(This article belongs to the Special Issue Bovine and Non-bovine Milk Quality)
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Open AccessArticle
Monitoring and Characteristics of Major Mastitis Pathogens from Bulk Tank Milk in Korea
Animals 2020, 10(9), 1562; https://doi.org/10.3390/ani10091562 - 02 Sep 2020
Abstract
In many countries, bulk tank milk (BTM) has been used for examining milk and analyzed as an important part of milk quality assurance programs. The objectives of this study were to investigate milk quality and the presence of major mastitis pathogens in BTM, [...] Read more.
In many countries, bulk tank milk (BTM) has been used for examining milk and analyzed as an important part of milk quality assurance programs. The objectives of this study were to investigate milk quality and the presence of major mastitis pathogens in BTM, and to compare the characteristics of BTM by dairy factory or company. A total of 1588 batches of BTM samples were collected from 396 dairy farms of seven dairy factories owned by four companies in Korea. The means of individual bacterial counts (IBC) and somatic cell count (SCC) were 3.7 × 104 cells/mL and 1.1 × 105 cells/mL, respectively, and no significant differences among dairy factories were observed. The most common pathogen was Staphylococcus spp. (60.1%), followed by E. faecalis (53.8%), E. coli (37.6%) and Streptococcus spp. (22.5%). Enterococcus spp. showed the highest resistance to tetracyclines (51.1% to 73.9%) and macrolides (46.5%). S. aureus and coagulase-negative staphylococci (CNS) showed the highest resistance to penicillin (28.4% and 40.2%, respectively), and three (3.2%) S. aureus and seven (3.3%) CNS were also methicillin-resistant. These data show the diverse prevalence and characteristics of major mastitis pathogens among factories, and support the development of strong monitoring and prevention programs of mastitis pathogens by commercial dairy operations. Full article
(This article belongs to the Special Issue Bovine and Non-bovine Milk Quality)
Open AccessArticle
Characterization of Proteolytic Activity of Artichoke (Cynara scolymus L.) Flower Extracts on Bovine Casein to Obtain Bioactive Peptides
Animals 2020, 10(5), 914; https://doi.org/10.3390/ani10050914 - 25 May 2020
Cited by 1
Abstract
The aim of this work is to establish the most suitable proteolysis conditions to obtain bovine casein hydrolysates containing peptides with antioxidant and antihypertensive capacity. To this end, the proteolytic activity of Cynara scolymus L. flower extracts was characterized on whole bovine casein, [...] Read more.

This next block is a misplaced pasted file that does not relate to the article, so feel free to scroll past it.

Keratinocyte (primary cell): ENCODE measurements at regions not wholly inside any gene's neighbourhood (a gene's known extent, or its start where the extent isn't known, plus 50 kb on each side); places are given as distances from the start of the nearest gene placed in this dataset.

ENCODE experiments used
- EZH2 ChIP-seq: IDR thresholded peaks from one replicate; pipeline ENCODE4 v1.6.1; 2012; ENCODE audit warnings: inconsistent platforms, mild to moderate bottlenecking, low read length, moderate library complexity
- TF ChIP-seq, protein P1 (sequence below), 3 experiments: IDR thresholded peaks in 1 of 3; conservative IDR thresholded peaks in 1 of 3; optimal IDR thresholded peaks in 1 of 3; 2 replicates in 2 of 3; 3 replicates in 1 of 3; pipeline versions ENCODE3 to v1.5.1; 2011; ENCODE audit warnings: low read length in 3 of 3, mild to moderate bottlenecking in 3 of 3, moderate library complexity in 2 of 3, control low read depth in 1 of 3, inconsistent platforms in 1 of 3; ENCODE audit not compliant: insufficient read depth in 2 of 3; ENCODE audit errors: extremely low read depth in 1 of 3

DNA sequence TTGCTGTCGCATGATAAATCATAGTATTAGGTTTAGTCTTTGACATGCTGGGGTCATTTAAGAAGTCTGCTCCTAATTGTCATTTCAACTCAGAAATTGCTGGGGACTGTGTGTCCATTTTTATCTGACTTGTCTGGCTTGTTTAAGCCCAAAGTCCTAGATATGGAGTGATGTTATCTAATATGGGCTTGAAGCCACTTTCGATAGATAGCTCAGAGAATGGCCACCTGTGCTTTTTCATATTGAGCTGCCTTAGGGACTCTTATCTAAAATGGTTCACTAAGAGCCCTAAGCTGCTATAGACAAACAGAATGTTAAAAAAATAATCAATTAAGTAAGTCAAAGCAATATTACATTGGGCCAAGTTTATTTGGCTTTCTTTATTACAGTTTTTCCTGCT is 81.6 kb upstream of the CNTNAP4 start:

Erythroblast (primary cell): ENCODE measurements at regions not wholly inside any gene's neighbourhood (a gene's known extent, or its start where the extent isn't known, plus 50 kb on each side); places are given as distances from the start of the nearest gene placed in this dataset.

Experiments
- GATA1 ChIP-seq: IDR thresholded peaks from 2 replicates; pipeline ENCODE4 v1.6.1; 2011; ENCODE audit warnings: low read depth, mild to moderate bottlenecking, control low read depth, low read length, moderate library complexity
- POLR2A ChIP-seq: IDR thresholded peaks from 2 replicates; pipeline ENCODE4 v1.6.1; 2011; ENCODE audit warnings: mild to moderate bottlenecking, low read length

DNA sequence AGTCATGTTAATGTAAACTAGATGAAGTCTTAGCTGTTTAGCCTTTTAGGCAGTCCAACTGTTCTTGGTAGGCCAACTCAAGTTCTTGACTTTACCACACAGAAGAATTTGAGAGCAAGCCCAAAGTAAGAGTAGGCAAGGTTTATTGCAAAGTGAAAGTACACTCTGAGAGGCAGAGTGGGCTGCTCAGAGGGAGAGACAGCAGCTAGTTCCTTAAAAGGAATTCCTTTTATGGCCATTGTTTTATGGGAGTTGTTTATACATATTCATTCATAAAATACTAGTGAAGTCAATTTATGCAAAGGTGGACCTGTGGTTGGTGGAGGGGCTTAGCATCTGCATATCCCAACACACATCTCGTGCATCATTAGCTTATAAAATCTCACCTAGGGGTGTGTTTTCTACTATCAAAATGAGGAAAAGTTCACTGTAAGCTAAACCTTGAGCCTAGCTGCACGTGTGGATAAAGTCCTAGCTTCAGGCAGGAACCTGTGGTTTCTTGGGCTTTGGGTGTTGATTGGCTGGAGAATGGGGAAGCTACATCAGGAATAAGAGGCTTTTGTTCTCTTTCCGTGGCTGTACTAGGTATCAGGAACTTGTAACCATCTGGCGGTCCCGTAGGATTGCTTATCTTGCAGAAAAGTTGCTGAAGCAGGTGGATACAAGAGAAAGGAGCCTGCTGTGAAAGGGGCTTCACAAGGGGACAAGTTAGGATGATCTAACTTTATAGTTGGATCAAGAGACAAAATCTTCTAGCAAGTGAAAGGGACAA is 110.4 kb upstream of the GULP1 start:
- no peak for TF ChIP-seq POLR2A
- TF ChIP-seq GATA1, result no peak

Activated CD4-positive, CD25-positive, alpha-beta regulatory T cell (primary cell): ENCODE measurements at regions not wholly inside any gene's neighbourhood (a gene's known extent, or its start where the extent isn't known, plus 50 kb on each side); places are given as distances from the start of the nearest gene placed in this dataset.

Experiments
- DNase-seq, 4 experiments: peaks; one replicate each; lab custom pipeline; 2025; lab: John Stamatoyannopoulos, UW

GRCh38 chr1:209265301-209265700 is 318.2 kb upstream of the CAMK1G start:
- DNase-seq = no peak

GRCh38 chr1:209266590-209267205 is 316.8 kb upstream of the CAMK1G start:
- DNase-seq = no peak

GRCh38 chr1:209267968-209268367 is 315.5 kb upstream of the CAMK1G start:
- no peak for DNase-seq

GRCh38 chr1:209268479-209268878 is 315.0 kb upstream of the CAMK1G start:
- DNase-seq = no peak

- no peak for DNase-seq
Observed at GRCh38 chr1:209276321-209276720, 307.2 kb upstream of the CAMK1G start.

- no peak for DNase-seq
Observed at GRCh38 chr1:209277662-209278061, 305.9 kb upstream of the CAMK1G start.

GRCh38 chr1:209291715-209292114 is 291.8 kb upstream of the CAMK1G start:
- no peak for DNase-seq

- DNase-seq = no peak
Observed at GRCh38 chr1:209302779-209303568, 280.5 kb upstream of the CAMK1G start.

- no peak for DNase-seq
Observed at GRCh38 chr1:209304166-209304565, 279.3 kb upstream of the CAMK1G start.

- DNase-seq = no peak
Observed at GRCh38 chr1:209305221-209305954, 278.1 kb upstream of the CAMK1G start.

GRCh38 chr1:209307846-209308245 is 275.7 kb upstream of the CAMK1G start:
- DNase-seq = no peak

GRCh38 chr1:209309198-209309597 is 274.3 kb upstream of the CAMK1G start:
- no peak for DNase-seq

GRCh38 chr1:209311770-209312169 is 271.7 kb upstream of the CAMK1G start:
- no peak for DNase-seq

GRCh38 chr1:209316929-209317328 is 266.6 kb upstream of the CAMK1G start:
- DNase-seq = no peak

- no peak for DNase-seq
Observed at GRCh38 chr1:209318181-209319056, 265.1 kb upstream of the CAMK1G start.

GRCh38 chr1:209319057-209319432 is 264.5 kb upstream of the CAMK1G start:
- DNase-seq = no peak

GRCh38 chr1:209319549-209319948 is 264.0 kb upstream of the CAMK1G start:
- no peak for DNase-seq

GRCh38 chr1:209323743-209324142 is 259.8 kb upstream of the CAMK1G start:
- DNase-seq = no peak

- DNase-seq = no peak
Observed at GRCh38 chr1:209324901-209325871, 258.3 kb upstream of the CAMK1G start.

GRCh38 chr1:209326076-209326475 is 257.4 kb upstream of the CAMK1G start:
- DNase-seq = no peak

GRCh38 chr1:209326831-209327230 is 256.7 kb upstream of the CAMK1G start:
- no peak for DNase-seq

The aim of this work is to establish the most suitable proteolysis conditions to obtain bovine casein hydrolysates containing peptides with antioxidant and antihypertensive capacity. To this end, the proteolytic activity of Cynara scolymus L. flower extracts was characterized on whole bovine casein, evaluating the effect of several factors (pH, temperature, substrate concentration, enzyme concentration, and hydrolysis time). The optimal conditions to carry out the hydrolysis with the C. scolymus L. extract were as follows: pH 6.2, 50 °C, and 0.023 mg·mL−1 of extract-protein concentration. A Michaelis constant (Km) value of 5.66 mg·mL−1 and a maximum rate of reaction (Vmax) of 8.47 mUAbs∙min−1 were observed. The optimal hydrolysis time was 17 h. The casein hydrolysates obtained with these conditions contained peptides with antioxidant activity (1,1-diphenyl-2-picrylhydrazyl (DPPH) radical scavenging capacity: 30.89%; Trolox equivalent antioxidant capacity (TEAC) against 2,2’-azino-bis(3-ethylbenzothiazoline-6-sulphonic acid) free radical (ABTS●+): 4.43 mM Trolox equivalent·mg−1 peptide) and antihypertensive activity, showing 55.05% angiotensin-converting enzyme-I inhibition in vitro. Full article
(This article belongs to the Special Issue Bovine and Non-bovine Milk Quality)
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Open AccessArticle
Suitability of the Nisin Z-producer Lactococcus lactis subsp. lactis CBM 21 to be Used as an Adjunct Culture for Squacquerone Cheese Production
Animals 2020, 10(5), 782; https://doi.org/10.3390/ani10050782 - 30 Apr 2020
Abstract
This research investigated the technological and safety effects of the nisin Z producer Lactococcus lactis subsp. lactis CBM 21, tested as an adjunct culture for the making of Squacquerone cheese in a pilot-scale plant. The biocontrol agent remained at a high level throughout [...] Read more.